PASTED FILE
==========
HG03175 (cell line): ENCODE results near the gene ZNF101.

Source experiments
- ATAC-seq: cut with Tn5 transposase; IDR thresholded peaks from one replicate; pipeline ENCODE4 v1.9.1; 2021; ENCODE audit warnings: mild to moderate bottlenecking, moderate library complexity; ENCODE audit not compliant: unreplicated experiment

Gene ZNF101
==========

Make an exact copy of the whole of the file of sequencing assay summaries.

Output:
HG03175 (cell line): ENCODE results near the gene ZNF101.

Source experiments
- ATAC-seq: cut with Tn5 transposase; IDR thresholded peaks from one replicate; pipeline ENCODE4 v1.9.1; 2021; ENCODE audit warnings: mild to moderate bottlenecking, moderate library complexity; ENCODE audit not compliant: unreplicated experiment

Gene ZNF101